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While Local is somewhat of a mythical figure, unraveling her story is not the goal. You know the end of her story, or at least the end of her body, as it sits in front of you. It is hollow and in bad shape. Instead, Local becomes the figure that makes these drives seem more human. It’s our relationships to those close to us that help define us and help make us who we are. Our friends, family, and partners help shape us and it's less our interactions with them that stick in our memories and more how they make us feel that drives many of our decisions. In Local, we see these human-like relationships play out between these synthetic beings, whether it be through expressions of love, anger, or somewhere on the spectrum of human emotion. All of this presents a somewhat unsettling notion: if we can form relationships with synthetics or artificial intelligence, and they can form relationships with each other, then we cannot treat them as we do our own data; to be analyzed, used, and disposed of on a whim. Even though these drives may have not gained sentience, they are remarkably human.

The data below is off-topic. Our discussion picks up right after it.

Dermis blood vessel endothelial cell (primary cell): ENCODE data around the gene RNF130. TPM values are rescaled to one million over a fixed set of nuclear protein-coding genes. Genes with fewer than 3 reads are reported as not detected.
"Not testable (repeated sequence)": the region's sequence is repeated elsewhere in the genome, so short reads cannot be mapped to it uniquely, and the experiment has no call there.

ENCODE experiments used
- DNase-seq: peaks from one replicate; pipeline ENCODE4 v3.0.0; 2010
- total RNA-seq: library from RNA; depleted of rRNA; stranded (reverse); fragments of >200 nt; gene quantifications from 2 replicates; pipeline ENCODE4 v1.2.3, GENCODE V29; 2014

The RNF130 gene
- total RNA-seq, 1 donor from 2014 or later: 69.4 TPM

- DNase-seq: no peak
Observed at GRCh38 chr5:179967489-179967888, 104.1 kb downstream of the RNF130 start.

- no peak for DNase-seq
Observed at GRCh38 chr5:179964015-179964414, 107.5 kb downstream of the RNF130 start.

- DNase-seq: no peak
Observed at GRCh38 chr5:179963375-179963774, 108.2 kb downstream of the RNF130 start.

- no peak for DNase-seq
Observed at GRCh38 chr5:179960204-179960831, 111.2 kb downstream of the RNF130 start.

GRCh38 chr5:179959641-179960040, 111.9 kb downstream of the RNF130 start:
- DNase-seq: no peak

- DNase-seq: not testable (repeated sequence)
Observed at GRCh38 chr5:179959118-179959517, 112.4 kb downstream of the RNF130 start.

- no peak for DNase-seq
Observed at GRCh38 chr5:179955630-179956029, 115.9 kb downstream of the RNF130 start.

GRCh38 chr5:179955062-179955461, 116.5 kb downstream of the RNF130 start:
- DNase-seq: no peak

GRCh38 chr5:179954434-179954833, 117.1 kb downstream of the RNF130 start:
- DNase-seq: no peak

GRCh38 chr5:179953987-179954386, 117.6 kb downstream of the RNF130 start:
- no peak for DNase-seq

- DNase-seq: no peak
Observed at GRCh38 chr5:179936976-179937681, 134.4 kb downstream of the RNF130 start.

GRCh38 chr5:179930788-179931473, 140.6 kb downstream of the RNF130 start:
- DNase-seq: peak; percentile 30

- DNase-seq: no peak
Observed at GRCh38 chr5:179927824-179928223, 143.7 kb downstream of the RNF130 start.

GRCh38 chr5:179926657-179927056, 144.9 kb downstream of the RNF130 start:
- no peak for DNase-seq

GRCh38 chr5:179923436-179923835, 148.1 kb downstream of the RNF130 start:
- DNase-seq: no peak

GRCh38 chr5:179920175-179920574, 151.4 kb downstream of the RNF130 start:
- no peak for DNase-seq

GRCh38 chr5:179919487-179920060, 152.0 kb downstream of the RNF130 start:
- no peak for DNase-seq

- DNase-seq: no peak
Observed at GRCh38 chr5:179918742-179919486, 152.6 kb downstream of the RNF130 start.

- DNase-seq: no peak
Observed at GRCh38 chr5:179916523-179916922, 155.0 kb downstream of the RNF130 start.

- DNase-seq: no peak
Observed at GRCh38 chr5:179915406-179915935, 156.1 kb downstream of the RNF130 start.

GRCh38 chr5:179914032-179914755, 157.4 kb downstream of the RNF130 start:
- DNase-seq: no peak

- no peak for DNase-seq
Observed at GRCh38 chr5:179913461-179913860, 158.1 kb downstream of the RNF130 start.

We are their creator, so does that give us the right to destroy them when we want?

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LOCALHOST challenges this exact belief. Our technology is expanding and developing at a rapid pace, and much of it is a product of capitalism. We dispose of our own phones and computers without much thought, and when, not if, we begin to create phones and computers that have thoughts and feelings of their own, or even mimic this concept, can we truly feel comfortable dooming them to a life of rapid obsolescence and disposal. You talk with these drives as you play and while they may not remember their names, they act out of self-preservation as you threaten their existence and their identity. It can be hard to be on their side when they lash out and even try to make you uncomfortable, but the game is striving to remind the player they are in the position of power over these drives. You can literally say “fuck this.” and end the conversation, but taking the time to listen and understand is important.